Nadav Spiegelman

These Precious Days

Ann Patchett
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When I dropped a stitch, I simply walked up to any female person who was older than I was and handed her my knitting. I did not limit myself to women in yarn shops.
Over time, you come to know the seminal stories of the person you live with.
In Denmark and Belgium, in the countryside of France, we watched women knitting. They knit in parks, in cafés, on trains. They made it seem like a task that was essential to adulthood.
To have a child required the willful forgetting of what childhood was actually like; it required you to turn away from the very real chance that you would do to the person you loved most in the world the exact same thing that was done to you.
Gregory Boyle’s Barking at the Choir: The Power of Radical Kinship, a book that shows what the platitudes of faith look like when they’re put into action.)
“About that time I read something Dorothy Day had said. She said what she wanted to do was love the poor, not analyze them, not rehabilitate them. When I read that it was like a light clicking on. I thought about Mrs. Hopwood. I realized that Doy was not my problem to solve but my brother to love. I decided on the spot that I was going to love him and not expect anything from him, and overnight he changed. He stopped the cussing, stopped the violence. I feel we became brothers.
The trouble with good fortune is that we tend to equate it with personal goodness, so that if things are going well for us and less well for others, it’s assumed they must have done something to have brought that misfortune on themselves while we must have worked harder to avoid it.
In any practice there will be tests. That’s why we call it a practice—so we’ll be ready to meet our challenges when the time comes.
The Collected Stories of Eudora Welty,
This is why we have to go back, because even as the text stays completely true to the writer’s intention, we readers never cease to change.
We found each other as little girls, and through everything, we’ve held on. Some years all we’ve managed to do is exchange birthday cards, while other years we’ve talked on the phone every week, usually when she’s driving to work. In the best years we see each other all the time. It really doesn’t matter. Ours is a friendship full of elasticity and trust. For fifty years we’ve adjusted our bond to fit the times.
I once saw a woman with six small children in a store: a baby strapped to her chest, a child barely walking holding her finger, the other four stair-steps. They hung together, a small flotilla, as she guided them forward. I watched in admiration and something like gratitude. Thank you for keeping the species alive, I could have said to her. You’re doing such good work.
People want you to want what they want. If you want the same things they want, then their want is validated. If you don’t want the same things, your lack of wanting can, to certain people, come across as judgment.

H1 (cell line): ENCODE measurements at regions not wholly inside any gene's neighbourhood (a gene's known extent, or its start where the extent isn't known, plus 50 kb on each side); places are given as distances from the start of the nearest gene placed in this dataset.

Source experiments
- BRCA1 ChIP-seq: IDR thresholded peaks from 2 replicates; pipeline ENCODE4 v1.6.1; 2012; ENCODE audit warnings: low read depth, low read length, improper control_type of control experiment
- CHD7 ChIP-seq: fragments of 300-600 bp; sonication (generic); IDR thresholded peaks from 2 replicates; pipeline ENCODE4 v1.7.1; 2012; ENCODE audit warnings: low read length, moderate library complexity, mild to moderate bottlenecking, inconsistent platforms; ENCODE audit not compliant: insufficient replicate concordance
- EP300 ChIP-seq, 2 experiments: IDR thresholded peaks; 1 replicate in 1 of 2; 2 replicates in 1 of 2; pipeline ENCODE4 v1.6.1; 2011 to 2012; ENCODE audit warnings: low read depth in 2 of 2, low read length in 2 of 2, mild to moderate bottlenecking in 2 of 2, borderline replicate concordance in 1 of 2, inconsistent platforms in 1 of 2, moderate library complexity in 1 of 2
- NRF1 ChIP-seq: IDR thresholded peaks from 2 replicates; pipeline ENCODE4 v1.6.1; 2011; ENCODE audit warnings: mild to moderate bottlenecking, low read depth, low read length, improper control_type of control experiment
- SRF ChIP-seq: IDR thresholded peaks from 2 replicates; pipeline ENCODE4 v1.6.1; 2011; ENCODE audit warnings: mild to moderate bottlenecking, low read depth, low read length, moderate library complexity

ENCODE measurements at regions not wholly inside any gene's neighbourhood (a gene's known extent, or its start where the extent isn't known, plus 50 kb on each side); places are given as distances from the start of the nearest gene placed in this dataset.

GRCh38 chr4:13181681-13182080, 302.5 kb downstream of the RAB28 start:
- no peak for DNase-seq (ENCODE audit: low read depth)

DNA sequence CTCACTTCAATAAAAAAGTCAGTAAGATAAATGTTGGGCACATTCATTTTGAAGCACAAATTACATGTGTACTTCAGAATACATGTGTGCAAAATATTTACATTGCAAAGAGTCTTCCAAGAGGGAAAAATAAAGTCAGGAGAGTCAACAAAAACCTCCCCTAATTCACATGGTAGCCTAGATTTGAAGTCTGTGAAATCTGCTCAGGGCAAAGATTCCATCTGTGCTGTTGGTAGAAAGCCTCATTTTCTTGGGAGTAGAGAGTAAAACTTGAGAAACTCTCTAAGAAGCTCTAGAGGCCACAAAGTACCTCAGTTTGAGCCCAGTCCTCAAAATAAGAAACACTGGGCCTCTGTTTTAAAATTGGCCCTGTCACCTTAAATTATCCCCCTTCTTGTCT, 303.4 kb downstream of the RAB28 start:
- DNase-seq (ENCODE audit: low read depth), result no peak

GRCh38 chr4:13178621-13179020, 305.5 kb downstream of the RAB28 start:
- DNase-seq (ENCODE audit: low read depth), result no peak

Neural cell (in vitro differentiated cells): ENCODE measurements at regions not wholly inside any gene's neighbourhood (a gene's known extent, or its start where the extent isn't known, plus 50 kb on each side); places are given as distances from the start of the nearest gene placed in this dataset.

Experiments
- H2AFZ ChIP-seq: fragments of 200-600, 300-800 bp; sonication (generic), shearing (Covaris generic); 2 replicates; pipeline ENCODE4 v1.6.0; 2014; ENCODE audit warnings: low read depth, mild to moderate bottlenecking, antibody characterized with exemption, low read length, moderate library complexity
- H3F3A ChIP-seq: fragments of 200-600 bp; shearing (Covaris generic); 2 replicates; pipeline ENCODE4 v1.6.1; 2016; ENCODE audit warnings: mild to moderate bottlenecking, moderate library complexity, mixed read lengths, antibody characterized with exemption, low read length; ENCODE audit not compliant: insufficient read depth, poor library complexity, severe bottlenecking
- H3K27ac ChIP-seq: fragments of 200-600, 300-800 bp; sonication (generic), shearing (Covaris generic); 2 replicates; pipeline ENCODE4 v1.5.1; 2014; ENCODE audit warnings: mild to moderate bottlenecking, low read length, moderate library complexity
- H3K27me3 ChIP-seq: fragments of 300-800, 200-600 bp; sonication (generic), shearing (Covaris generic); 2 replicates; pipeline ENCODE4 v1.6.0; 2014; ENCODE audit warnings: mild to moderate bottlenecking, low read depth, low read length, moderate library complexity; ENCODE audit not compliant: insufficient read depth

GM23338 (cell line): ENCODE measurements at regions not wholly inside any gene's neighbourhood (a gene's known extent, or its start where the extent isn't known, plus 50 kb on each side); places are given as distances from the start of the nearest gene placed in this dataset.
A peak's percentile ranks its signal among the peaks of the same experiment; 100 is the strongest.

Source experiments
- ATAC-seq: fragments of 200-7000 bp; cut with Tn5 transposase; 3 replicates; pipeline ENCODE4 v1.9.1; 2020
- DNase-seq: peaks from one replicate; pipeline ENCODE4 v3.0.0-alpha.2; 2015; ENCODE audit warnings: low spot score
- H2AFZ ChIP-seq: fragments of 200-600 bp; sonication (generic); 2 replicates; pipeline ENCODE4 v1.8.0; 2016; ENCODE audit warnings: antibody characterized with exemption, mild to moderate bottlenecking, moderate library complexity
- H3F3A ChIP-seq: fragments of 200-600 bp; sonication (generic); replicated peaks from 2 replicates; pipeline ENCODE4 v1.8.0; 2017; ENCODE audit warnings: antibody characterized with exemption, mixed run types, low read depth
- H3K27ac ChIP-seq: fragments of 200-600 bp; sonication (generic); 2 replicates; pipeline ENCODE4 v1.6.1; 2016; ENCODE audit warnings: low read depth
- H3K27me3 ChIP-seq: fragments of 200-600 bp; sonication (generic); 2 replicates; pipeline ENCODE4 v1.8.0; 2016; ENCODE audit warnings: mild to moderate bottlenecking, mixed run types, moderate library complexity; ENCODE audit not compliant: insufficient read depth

eat it,” I say. This gets trickier when applied to alcohol. I stopped drinking a long time ago. People feel much more strongly about having a drink than they do about having a burger. “So then just a glass of champagne.” “I don’t drink.” “But you’ll have champagne for the toast.” I shake my head. Does my declining a glass of champagne mean that I judge your glass of champagne? It does not. Does my choice not to have children mean I judge your choices, your children? That I think my life is in some way superior? It does not. What it means is that I don’t want children. Or a hamburger. Or a gin and tonic. That’s all it means.
An MFA is a funny degree. Unless you’re completely delusional, and many artists are, you don’t think it’s going to land you a job in your field, and yet MFA programs are thriving. I think, more than anything, it’s the idea of finding like-minded people, people who care about words, color, light, meter, chapter breaks, and ideas more than they care about food and shelter. As much as I look back on my time in Iowa as complete and utter madness, I did love being in the company of people I understood.
As every reader knows, the social contract between you and a book you love is not complete until you can hand that book to someone else and say, Here, you’re going to love this.
“Never judge a book by its cover” is a good way of saying that people shouldn’t be evaluated on the basis of looks alone, but the adage doesn’t apply to actual books. Where books are concerned, covers are what we have to go on. We might be familiar with the author’s name or like the title, but absent that information, it’s the jacket design—the size and shape of the font, the color, the image or absence of image—that makes us stop at the new releases table of our local independent bookstore and pick up one novel instead of another.
Kate and I had crossed paths a few times over the years and had a kind of “Hey, hi, how are you?” relationship, which is to say we had met but didn’t know each other.
Somewhere in the DiCamillo immersion, I got very sick, that kind of winter sickness that lasts a month or more, the kind of sick that seemed bad because it happened before COVID.
In life, time runs along in its sameness, but in fiction time is condensed—one action springboards into another, greater action. Cause and effect are so much clearer in novels than in life. You might not see how everything threads together as you read along, but when you look back from the end of the story, the map becomes clear.
MOST OF THE writers and artists I know were made for sheltering in place. The world asks us to engage, and for the most part we can, but given the choice, we’d rather stay home. I know how to structure my time.
Reading about other people’s hallucinogenic experiences is like listening to other people’s dreams at a dinner party. What’s fascinating fails to translate.
We will never know all the things other people worry about.